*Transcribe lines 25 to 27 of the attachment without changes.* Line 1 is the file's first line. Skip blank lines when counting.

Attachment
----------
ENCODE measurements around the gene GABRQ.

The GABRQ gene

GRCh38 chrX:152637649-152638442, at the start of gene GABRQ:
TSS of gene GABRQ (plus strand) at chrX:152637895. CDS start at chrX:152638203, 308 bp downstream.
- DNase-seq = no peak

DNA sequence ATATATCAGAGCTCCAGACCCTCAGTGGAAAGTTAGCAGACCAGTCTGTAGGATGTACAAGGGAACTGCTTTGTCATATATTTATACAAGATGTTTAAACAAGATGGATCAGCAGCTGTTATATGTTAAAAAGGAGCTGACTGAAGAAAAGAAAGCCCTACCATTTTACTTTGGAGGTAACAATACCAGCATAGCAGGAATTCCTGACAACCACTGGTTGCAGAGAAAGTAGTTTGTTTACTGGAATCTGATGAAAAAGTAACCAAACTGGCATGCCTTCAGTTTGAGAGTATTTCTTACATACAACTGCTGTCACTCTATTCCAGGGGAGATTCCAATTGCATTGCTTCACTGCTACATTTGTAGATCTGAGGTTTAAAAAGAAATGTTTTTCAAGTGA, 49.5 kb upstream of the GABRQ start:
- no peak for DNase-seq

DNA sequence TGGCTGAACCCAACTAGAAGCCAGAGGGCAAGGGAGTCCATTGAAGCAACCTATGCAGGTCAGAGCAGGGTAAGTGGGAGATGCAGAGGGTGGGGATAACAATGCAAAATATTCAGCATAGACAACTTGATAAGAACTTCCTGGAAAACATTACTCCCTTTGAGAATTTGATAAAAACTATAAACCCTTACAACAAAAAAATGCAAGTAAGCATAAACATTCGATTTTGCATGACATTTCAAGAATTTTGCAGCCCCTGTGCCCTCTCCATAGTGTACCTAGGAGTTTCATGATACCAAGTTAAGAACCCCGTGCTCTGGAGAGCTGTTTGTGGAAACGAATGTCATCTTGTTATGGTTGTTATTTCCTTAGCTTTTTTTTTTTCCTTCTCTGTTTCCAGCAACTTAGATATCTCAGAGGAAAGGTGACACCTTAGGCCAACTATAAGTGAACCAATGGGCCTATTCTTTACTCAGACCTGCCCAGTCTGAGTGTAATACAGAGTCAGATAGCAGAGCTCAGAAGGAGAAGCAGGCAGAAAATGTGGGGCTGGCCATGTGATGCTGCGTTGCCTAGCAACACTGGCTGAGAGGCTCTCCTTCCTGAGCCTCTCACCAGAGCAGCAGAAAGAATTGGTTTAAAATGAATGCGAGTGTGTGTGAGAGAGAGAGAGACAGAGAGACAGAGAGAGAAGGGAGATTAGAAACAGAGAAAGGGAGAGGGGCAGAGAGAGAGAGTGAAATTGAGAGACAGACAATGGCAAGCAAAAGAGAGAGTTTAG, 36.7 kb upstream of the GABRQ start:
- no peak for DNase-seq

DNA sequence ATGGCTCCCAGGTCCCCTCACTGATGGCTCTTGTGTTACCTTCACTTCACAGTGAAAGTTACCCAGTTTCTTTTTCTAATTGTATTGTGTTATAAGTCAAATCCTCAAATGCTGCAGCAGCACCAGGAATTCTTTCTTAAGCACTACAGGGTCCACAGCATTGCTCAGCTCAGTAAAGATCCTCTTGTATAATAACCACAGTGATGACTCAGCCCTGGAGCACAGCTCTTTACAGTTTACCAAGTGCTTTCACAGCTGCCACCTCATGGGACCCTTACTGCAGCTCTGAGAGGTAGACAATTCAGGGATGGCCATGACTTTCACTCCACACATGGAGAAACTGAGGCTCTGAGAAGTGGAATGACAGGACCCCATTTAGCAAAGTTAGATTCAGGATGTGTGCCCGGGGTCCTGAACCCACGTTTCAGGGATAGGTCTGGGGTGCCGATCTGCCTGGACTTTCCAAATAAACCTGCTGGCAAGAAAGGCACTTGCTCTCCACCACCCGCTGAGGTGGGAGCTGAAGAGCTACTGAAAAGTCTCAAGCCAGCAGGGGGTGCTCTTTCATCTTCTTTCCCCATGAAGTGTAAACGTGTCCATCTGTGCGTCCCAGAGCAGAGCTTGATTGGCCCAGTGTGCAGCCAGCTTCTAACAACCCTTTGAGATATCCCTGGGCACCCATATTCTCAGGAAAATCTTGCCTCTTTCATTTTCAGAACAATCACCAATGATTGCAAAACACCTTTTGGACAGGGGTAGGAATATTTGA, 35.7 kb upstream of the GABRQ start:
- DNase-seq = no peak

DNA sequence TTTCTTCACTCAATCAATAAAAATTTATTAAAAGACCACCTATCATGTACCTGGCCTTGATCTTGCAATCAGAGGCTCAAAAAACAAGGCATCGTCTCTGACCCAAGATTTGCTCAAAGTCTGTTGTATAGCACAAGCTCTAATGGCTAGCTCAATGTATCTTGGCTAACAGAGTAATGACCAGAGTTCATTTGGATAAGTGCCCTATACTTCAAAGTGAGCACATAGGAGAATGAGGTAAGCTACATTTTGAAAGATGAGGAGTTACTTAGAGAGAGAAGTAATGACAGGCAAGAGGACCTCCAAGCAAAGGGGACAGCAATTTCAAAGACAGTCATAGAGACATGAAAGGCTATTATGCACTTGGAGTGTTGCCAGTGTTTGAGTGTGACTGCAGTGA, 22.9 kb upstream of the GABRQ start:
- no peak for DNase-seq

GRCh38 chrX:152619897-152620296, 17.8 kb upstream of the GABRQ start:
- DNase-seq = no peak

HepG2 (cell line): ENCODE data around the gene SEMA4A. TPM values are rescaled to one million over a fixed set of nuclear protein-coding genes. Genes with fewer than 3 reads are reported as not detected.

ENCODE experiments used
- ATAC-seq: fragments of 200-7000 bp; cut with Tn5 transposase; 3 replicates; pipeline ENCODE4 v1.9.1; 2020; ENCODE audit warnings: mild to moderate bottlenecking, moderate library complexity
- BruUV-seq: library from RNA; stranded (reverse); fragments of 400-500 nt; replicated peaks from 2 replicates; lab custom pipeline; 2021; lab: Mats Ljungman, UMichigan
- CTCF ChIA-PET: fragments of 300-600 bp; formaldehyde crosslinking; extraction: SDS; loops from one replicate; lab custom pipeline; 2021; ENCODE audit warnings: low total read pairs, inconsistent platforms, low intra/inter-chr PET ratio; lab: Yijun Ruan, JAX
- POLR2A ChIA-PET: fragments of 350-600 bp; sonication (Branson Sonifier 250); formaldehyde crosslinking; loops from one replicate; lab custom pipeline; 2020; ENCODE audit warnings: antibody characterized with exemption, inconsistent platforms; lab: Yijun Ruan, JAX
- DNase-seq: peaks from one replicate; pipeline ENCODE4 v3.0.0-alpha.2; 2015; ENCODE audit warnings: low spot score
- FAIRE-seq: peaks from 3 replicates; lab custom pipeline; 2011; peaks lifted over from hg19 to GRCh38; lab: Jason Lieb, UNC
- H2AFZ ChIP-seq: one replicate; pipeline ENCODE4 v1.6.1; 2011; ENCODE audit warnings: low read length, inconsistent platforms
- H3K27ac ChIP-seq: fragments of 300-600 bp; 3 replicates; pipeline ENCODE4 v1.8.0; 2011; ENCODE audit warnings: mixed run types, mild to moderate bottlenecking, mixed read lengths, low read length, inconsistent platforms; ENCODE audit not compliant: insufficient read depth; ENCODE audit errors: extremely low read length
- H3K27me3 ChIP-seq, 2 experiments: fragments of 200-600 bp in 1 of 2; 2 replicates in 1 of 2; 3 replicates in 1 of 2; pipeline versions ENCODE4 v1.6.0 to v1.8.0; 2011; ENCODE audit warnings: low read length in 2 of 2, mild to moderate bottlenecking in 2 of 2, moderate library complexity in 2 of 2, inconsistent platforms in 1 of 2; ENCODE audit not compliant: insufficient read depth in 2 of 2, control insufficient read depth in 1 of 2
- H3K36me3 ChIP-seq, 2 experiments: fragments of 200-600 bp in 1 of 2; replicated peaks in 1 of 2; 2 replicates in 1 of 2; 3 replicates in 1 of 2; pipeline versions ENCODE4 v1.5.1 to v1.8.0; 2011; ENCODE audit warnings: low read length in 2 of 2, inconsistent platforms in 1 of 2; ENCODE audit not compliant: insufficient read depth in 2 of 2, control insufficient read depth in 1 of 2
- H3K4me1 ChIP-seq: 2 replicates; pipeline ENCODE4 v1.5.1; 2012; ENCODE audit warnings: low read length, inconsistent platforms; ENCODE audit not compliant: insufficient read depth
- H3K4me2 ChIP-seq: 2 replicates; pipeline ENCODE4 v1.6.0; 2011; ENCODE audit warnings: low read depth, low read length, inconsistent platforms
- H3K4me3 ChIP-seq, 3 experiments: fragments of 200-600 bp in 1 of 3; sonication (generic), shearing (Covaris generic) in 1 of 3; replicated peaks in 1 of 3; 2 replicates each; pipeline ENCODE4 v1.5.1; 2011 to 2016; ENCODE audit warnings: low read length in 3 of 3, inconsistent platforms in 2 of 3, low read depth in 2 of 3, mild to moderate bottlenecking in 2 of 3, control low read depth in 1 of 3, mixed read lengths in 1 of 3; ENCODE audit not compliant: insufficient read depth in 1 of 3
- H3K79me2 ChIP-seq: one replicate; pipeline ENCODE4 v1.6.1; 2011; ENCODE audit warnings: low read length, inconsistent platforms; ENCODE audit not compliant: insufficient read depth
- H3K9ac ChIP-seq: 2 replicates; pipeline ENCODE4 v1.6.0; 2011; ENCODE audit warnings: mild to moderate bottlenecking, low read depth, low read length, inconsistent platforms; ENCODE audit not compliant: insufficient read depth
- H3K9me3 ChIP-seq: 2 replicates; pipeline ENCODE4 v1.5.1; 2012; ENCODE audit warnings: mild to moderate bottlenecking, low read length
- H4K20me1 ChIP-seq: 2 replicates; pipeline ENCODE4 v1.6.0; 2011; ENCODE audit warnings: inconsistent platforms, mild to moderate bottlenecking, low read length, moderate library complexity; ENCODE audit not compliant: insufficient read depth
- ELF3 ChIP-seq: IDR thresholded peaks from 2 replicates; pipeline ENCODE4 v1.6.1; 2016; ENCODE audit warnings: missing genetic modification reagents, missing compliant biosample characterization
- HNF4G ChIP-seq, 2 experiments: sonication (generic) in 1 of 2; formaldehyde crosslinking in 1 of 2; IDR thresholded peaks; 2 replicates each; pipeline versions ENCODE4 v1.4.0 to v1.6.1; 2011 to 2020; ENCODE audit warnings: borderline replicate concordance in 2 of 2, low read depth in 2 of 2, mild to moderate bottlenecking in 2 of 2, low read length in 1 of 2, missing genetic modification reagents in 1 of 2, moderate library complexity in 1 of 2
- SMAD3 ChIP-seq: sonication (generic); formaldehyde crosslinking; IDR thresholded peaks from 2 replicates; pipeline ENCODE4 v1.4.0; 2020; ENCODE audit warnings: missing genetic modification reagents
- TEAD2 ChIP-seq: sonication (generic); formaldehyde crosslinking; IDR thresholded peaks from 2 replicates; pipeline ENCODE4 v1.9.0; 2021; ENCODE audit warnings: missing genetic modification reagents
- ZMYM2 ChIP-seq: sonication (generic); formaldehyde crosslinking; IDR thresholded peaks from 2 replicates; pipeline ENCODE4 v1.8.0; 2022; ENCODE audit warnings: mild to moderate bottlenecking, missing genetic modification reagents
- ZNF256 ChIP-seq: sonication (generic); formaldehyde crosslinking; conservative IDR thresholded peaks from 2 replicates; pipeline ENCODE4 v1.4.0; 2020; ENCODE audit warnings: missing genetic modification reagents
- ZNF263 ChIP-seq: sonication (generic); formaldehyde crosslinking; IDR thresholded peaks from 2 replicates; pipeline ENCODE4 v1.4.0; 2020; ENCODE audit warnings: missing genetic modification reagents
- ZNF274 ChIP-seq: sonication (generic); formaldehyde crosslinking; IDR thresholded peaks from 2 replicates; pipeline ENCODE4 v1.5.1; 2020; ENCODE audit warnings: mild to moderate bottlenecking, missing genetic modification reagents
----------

- H3K27ac ChIP-seq: fragments of 300-600 bp; 3 replicates; pipeline ENCODE4 v1.8.0; 2011; ENCODE audit warnings: mixed run types, mild to moderate bottlenecking, mixed read lengths, low read length, inconsistent platforms; ENCODE audit not compliant: insufficient read depth; ENCODE audit errors: extremely low read length
- H3K27me3 ChIP-seq, 2 experiments: fragments of 200-600 bp in 1 of 2; 2 replicates in 1 of 2; 3 replicates in 1 of 2; pipeline versions ENCODE4 v1.6.0 to v1.8.0; 2011; ENCODE audit warnings: low read length in 2 of 2, mild to moderate bottlenecking in 2 of 2, moderate library complexity in 2 of 2, inconsistent platforms in 1 of 2; ENCODE audit not compliant: insufficient read depth in 2 of 2, control insufficient read depth in 1 of 2
- H3K36me3 ChIP-seq, 2 experiments: fragments of 200-600 bp in 1 of 2; replicated peaks in 1 of 2; 2 replicates in 1 of 2; 3 replicates in 1 of 2; pipeline versions ENCODE4 v1.5.1 to v1.8.0; 2011; ENCODE audit warnings: low read length in 2 of 2, inconsistent platforms in 1 of 2; ENCODE audit not compliant: insufficient read depth in 2 of 2, control insufficient read depth in 1 of 2